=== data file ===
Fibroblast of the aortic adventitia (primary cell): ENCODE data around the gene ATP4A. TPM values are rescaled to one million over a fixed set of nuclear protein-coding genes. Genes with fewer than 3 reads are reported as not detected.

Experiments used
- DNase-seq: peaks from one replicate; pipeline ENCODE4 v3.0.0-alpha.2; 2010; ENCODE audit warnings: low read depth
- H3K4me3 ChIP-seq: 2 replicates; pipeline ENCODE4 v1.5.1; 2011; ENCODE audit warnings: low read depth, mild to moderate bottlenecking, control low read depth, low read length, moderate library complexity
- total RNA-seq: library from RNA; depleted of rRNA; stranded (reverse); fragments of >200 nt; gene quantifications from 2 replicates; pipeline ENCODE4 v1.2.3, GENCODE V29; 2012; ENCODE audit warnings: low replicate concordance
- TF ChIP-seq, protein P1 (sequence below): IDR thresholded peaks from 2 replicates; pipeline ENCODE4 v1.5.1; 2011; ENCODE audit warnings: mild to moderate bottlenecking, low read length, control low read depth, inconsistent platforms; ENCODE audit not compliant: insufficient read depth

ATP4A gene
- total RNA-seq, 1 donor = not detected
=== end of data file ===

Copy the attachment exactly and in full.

Fibroblast of the aortic adventitia (primary cell): ENCODE data around the gene ATP4A. TPM values are rescaled to one million over a fixed set of nuclear protein-coding genes. Genes with fewer than 3 reads are reported as not detected.

Experiments used
- DNase-seq: peaks from one replicate; pipeline ENCODE4 v3.0.0-alpha.2; 2010; ENCODE audit warnings: low read depth
- H3K4me3 ChIP-seq: 2 replicates; pipeline ENCODE4 v1.5.1; 2011; ENCODE audit warnings: low read depth, mild to moderate bottlenecking, control low read depth, low read length, moderate library complexity
- total RNA-seq: library from RNA; depleted of rRNA; stranded (reverse); fragments of >200 nt; gene quantifications from 2 replicates; pipeline ENCODE4 v1.2.3, GENCODE V29; 2012; ENCODE audit warnings: low replicate concordance
- TF ChIP-seq, protein P1 (sequence below): IDR thresholded peaks from 2 replicates; pipeline ENCODE4 v1.5.1; 2011; ENCODE audit warnings: mild to moderate bottlenecking, low read length, control low read depth, inconsistent platforms; ENCODE audit not compliant: insufficient read depth

ATP4A gene
- total RNA-seq, 1 donor = not detected